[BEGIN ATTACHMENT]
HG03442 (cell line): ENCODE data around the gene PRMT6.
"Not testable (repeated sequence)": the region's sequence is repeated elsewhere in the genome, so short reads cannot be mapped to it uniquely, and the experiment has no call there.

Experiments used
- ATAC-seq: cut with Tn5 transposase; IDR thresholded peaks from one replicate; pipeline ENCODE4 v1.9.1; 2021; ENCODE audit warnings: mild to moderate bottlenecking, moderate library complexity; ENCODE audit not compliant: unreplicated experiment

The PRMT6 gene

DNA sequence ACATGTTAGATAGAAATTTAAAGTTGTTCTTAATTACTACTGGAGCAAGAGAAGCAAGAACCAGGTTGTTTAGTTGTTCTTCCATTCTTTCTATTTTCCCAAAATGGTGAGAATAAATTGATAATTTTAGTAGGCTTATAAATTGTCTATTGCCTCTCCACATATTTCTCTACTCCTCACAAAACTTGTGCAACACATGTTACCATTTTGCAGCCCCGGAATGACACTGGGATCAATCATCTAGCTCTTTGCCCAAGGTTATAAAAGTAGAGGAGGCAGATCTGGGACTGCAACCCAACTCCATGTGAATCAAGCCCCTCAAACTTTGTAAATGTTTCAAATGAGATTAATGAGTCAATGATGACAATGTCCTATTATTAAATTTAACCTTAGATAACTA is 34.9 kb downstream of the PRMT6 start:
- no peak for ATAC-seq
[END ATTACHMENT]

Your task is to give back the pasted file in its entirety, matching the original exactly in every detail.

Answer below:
HG03442 (cell line): ENCODE data around the gene PRMT6.
"Not testable (repeated sequence)": the region's sequence is repeated elsewhere in the genome, so short reads cannot be mapped to it uniquely, and the experiment has no call there.

Experiments used
- ATAC-seq: cut with Tn5 transposase; IDR thresholded peaks from one replicate; pipeline ENCODE4 v1.9.1; 2021; ENCODE audit warnings: mild to moderate bottlenecking, moderate library complexity; ENCODE audit not compliant: unreplicated experiment

The PRMT6 gene

DNA sequence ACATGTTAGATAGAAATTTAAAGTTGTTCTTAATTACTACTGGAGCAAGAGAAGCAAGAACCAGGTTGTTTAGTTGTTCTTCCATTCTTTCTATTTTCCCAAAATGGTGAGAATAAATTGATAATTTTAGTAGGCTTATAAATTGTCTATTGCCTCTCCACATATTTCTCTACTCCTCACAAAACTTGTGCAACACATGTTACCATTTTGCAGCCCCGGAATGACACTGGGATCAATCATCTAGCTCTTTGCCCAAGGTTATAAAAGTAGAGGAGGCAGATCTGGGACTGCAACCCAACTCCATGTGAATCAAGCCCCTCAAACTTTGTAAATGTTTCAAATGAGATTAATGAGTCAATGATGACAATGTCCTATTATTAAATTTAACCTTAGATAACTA is 34.9 kb downstream of the PRMT6 start:
- no peak for ATAC-seq